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New deposits are needed to promote the image of South Africa’s mining sector as that of a “sunrise industry”, despite years of falling production, strikes and upheaval, data analytics and consulting company GlobalData mining technology writer Scarlett Evans says.

She notes, however, that surveys “have been promising” and says the country has a number of opportunities at its disposal.

The revitalisation of South Africa’s mining industry “should not be hindered by a lack of resources”, she says, adding that, according to estimates by the US Geological Survey and South Africa’s Council for Geoscience, the country still has large amounts of minerals that lie within the land.


Evans says mining production is beginning to stabilise in the country, rising 2.4% from a year ago, driven mainly by iron-ore’s production rise of 23.7%.

Coal, the biggest contributor to total mining, rose 8.6%, and platinum-group metals output 2.7%.

“It is not only in traditional metals that the country’s resources sector has potential. It also plays host to deposits of minerals that are becoming increasingly important to meet new technological demands,” Evans points out.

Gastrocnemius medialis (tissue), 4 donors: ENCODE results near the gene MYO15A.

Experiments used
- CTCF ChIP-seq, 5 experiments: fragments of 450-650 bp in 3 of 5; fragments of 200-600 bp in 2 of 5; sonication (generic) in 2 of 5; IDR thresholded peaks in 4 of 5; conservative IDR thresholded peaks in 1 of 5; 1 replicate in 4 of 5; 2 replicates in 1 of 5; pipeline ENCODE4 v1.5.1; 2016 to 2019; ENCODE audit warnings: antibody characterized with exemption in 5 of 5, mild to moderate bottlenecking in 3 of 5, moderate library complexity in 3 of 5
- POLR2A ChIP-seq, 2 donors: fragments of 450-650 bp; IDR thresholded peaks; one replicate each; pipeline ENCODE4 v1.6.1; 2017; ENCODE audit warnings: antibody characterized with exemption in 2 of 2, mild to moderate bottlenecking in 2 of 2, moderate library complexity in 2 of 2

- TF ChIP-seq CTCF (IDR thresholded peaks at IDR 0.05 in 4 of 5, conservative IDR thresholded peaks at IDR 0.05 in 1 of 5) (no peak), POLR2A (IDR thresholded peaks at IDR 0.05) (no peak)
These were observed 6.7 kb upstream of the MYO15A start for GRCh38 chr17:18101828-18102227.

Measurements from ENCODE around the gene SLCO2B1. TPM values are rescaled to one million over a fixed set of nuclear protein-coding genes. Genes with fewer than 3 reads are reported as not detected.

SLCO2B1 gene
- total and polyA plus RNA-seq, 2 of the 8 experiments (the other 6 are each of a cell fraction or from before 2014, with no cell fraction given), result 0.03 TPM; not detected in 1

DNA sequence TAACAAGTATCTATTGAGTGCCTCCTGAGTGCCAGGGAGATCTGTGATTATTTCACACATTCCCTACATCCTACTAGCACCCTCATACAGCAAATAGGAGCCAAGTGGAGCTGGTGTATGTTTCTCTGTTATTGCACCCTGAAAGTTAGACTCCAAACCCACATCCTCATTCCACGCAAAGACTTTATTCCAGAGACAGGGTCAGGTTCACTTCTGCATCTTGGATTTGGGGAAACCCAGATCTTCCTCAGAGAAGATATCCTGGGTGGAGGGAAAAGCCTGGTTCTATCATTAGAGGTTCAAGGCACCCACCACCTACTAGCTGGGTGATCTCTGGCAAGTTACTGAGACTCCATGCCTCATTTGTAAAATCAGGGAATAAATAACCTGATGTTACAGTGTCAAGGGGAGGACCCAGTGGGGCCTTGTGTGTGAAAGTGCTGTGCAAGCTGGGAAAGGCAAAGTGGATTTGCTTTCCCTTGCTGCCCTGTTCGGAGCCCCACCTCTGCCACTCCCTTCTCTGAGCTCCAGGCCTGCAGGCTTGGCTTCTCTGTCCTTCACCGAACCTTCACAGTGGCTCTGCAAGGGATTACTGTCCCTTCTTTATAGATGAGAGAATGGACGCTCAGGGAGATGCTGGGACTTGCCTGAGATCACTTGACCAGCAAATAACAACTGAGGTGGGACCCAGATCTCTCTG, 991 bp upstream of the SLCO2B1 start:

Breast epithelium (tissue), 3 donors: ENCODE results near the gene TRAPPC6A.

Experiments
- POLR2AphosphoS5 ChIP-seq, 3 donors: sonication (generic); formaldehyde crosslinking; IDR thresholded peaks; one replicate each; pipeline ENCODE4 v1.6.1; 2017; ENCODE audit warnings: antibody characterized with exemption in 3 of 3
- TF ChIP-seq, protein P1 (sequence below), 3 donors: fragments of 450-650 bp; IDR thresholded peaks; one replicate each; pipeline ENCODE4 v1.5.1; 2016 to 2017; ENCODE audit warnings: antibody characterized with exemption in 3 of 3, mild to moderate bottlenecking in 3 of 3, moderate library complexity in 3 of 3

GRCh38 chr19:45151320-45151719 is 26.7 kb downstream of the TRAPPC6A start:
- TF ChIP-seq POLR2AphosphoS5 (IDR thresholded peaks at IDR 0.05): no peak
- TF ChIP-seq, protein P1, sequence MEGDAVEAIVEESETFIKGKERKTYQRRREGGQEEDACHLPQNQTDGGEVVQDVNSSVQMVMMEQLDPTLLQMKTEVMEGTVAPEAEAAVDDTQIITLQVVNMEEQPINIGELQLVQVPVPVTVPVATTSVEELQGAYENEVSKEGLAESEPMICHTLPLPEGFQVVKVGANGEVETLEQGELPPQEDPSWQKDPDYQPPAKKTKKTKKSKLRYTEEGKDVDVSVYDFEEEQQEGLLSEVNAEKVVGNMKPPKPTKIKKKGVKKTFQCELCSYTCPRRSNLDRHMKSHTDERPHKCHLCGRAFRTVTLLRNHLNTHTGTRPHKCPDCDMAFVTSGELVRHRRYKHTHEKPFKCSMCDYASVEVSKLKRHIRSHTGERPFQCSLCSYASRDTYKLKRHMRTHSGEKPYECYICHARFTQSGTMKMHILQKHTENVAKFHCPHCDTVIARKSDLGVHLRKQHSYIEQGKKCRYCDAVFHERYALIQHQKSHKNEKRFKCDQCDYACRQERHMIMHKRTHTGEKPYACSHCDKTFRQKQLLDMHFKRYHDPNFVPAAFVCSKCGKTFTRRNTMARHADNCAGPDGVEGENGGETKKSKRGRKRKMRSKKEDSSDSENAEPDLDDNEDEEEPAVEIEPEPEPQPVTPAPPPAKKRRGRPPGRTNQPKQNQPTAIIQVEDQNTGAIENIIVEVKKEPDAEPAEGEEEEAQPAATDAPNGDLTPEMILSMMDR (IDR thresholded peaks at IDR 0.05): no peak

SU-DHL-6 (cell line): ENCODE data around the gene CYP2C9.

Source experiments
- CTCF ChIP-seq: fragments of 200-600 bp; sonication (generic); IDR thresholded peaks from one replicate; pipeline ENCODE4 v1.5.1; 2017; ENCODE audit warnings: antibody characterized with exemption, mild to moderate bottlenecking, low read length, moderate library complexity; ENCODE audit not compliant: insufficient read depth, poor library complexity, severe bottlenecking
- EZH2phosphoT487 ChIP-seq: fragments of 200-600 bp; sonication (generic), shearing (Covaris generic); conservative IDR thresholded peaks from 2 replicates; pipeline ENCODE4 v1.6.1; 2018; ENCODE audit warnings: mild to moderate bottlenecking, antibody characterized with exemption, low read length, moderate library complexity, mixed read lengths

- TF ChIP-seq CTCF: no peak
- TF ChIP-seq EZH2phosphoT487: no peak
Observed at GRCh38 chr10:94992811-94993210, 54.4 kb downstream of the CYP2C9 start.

These include rare earths, heavy minerals and industrial minerals. And, taking advantage of these newly popular materials, is “a clear development opportunity for industry members”, she avers.

“Vanadium, which is used in the manufacture of hard and strong lightweight alloys, and also in the manufacture of superconductive magnets, appears likely to boost the mining industry.”

According to Bushveld Minerals technical adviser Dr Richard Viljoen, South Africa has, in the Bushveld Complex alone, 50% of the world’s vanadium resource.

“As a consequence of the growing demand, the exploration for and mining of vanadium is expanding in the same way as platinum and chromium mining did several decades ago,” he comments, adding that the Bushveld Complex also contains significant amounts of tin, tantalum fluorite and other rare metals including lithium.